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Add kidney failure to the list of potential illnesses caused by smoking synthetic cannabis, known by the names "spice" and "K2," among others.
The Centers for Disease Control said Thursday that 16 people in six states developed acute kidney injury in 2012 after using the drug. All were hospitalized and five required dialysis.
The patients, all between ages 15 and 33, recovered. But CDC researchers described the kidney damage — a previously unknown health consequence of using spice — as a harbinger of other synthetic pot-related illnesses.
"Given the rapidity with which new [synthetic cannabinoid] compounds enter the marketplace and their increasing use in the past three years, outbreaks of unexpected toxicity associated with their use are likely to increase," the authors noted.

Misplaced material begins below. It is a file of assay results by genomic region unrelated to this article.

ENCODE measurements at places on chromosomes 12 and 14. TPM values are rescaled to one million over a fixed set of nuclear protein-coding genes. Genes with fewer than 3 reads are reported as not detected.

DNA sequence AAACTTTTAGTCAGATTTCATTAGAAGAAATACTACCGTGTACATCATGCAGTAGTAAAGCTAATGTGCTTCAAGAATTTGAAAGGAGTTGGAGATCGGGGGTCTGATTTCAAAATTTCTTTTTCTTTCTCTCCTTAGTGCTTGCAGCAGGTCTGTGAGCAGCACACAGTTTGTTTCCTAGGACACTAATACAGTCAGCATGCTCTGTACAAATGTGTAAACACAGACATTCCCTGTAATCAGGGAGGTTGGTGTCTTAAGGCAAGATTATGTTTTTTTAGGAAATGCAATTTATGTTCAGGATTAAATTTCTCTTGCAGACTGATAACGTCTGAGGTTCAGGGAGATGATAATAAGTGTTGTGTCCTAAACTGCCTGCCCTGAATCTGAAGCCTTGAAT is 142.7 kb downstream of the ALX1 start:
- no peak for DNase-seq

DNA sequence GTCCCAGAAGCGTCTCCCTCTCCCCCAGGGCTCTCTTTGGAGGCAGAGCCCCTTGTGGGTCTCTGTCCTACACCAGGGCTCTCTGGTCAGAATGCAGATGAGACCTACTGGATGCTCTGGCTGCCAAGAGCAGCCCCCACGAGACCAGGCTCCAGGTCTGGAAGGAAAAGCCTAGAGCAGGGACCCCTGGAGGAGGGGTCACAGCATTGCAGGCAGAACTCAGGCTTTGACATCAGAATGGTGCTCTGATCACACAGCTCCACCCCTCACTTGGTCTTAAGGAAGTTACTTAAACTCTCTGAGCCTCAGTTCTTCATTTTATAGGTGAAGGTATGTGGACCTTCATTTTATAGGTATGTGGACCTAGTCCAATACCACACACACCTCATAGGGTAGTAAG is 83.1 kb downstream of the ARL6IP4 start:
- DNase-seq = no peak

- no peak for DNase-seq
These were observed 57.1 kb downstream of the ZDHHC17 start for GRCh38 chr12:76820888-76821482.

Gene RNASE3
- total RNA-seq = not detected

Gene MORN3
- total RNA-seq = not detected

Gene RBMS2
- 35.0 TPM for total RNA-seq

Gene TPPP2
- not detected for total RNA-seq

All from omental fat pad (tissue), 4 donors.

Inhaling synthetic pot results in feelings of euphoria, relaxation and calmness, but the chemicals that cause these effects also are known to cause high blood pressure, irregular heartbeat, hallucinations and seizures.
The military has moved swiftly to halt its use among troops. The Pentagon banned it in 2010 and several services have started testing for it.
The Navy announced in January it will begin randomly conducting unit sweeps for use and test sailors suspected of using it.
The Drug Enforcement Administration in 2011 classified some of the chemicals used in manufacturing synthetic pot as Schedule I, or illicit, substances.
Synthetic pot is banned in 38 states but is easily purchased online and in some convenience stores, which often keep it behind the counter.